The original Shehnai players in India were zealously guarded and patronized by the Hindu royalties who employed them in their temples. The Shehnai players were later exchanged between the royalties. The Shah of Delhi sent his brilliant Shehnai player Chhote Khan, as a gift to the Nawab of Lucknow.

The other contemporary stalwart among the professional Shehnai players was Gauri Shankar, whose children and grandchildren till date either play Shehnai or are eminent flute players. Nandlal, who was from a Hindu family had a chance to get trained by Chhote Khan.

Nandlal and Gauri Shankar were the contemporaries of the great Muslim Shehnai players Allan and Vilayatu of Benaras. These two well-known Shehnai players trained two of their nephews – Shamsuddin and Qamruddin or Bismillah Khan. Both the brothers became great Shehnai players. Unfortunately, Shamsuddin died an untimely death, which disturbed the group. But the younger brother with his unswerving perseverance and genius conquered the world with the miraculous sound of the music of his Shehnai. Thus, he turned the fate of this ordinary instrument, into one of the most important classical instruments of India.

The Instrument

Today Shehnai is made out of seasoned Burma teak or Sagwan, chiseled step by step, till it acquires the desired width. Afterwards, it is carefully drilled from the broader side to the side from where it is played. The starting point acquires a half-inch spring and the end-point where the fret is inserted of a hollow weed called, dong, narrows down to 4 mm. approximately. The broader part – which originally was carved out from wood, and later on was converted into brass, is specially cast for the Shehnai players by the brassware artisans. The whole instrument takes the length of 15 feet and six inches. Now, the whole length is divided into three portions. The front portion, which is called the ‘pyala’ is made of brass, and measures three to four churis (screws), seven fingers make the middle portion, and five fingers the last fraction. The first fragment is left out, and the last two parts are equally divided by piercing seven holes in them.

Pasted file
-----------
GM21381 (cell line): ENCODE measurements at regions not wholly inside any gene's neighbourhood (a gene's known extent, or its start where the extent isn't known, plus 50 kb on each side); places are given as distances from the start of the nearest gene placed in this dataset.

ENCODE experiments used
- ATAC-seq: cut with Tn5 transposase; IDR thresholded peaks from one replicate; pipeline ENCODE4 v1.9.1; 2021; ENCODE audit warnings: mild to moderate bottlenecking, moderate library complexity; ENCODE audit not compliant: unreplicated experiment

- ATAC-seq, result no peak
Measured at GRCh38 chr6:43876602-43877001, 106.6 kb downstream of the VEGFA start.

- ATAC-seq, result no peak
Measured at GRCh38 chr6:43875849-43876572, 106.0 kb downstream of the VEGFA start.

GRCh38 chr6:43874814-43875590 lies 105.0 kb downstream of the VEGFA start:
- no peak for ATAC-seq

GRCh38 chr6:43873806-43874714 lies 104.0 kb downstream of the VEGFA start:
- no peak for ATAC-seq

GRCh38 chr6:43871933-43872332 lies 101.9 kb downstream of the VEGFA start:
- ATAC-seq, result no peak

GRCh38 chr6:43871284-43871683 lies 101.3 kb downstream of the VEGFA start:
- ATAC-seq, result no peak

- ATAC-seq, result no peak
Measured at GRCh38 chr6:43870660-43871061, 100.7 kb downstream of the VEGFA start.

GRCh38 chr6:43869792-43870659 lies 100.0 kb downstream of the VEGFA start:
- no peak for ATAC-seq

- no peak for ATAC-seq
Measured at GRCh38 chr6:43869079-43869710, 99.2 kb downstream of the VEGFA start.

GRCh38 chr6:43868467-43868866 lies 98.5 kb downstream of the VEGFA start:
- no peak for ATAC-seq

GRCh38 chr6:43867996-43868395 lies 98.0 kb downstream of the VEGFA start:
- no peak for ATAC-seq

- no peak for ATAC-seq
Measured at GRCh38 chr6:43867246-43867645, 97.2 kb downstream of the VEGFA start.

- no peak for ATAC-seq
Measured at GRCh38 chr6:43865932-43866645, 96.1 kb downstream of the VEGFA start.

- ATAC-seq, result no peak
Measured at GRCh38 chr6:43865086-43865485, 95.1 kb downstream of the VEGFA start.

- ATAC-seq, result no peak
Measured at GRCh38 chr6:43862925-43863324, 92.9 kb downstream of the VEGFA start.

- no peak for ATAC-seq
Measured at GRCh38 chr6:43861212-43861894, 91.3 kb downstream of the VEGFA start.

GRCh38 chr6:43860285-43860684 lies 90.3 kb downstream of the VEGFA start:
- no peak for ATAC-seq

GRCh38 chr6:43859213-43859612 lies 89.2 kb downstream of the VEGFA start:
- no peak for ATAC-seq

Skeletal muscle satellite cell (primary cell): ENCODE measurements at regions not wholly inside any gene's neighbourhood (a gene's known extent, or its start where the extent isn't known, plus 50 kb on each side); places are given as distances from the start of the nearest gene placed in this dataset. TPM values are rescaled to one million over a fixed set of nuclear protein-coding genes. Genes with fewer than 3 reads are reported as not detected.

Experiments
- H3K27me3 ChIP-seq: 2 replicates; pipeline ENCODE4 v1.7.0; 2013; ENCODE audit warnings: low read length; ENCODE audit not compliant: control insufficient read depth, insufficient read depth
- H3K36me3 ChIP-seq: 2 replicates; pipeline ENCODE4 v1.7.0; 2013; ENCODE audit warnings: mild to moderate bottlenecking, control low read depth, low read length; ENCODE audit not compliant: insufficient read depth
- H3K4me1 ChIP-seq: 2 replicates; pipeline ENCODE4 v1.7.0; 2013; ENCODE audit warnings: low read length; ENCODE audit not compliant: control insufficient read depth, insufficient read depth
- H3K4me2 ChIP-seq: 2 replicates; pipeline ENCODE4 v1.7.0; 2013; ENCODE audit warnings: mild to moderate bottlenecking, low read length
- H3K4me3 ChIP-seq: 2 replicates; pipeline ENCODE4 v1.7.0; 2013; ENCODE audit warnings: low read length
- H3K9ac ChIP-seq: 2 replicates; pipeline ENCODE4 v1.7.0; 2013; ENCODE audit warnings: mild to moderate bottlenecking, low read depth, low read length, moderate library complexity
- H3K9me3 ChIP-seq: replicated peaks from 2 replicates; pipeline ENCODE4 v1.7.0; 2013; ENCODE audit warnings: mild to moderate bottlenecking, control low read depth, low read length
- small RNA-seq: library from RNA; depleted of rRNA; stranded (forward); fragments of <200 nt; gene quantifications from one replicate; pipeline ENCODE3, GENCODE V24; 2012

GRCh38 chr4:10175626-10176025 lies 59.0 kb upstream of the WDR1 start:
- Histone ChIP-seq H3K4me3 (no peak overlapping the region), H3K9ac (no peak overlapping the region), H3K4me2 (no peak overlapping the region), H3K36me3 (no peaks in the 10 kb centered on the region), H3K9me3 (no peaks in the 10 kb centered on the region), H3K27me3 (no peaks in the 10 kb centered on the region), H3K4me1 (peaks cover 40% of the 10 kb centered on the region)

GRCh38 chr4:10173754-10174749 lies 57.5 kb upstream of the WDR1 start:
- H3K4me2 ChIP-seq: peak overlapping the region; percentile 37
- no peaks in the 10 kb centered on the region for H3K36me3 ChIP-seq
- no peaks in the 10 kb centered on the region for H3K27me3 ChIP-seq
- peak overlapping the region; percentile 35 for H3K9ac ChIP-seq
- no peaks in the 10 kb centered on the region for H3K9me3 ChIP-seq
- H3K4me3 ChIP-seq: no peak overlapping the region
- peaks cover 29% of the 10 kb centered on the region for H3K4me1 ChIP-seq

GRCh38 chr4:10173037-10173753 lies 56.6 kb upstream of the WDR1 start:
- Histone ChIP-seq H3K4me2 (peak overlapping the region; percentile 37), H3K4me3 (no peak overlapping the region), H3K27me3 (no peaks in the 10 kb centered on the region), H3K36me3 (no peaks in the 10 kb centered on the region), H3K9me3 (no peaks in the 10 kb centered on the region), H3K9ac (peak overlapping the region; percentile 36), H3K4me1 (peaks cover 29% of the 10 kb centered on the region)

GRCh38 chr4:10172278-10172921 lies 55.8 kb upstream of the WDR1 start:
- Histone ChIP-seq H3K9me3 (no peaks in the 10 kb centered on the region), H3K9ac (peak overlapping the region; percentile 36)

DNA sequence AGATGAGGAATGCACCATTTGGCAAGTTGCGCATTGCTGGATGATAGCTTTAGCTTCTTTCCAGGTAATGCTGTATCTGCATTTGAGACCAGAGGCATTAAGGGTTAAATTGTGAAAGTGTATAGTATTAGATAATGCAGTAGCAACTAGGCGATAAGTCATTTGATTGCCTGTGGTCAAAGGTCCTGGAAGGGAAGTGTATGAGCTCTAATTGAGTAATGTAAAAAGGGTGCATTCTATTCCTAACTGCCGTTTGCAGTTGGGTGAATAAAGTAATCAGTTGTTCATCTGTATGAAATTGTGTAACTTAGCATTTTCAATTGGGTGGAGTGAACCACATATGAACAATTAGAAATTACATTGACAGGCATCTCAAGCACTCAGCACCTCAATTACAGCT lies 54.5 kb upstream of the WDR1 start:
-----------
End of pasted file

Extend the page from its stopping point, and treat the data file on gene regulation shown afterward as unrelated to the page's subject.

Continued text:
Venue or The Stage

In India, the architecture of royal palaces have been influenced by the compulsion of erecting a ‘nahabat khana’ above the entrance to the court-yard. A stair-case, specially erected to reach the platform above the entrance would be placed in between the outer and inner gate of the main entrance. This platform above the gate has various names, such as baradari, nahabat khana and roshan chowki. The canopy like arches again covers the platform. As the sun rises, the shehnai players, waking up the Gods are seen in a silhouette at the eastern corner, facing the Gods to the western side. This is the arrangement, be it in the courtyard or in a temple. Today, whether in an auditorium or in a raised stage the sitting position of the orchestra remains the same.


A shehnai player and his team, since it is customary, wear a headgear, an ordinary cap or topi. In summer a cotton topi and a woolen topi in winter, as they always perform in the open air. They wear ‘achkans’ – long black coats that go with tight or loose pyjamas. On very special occasions, the shehnai player wears a turban. When a shehnai team is performing for a wedding ceremony, every member of the team wears brocade coats (achkan), above cotton pyjamas of the same color. The cap that goes with such grand dresses is also made of the same material.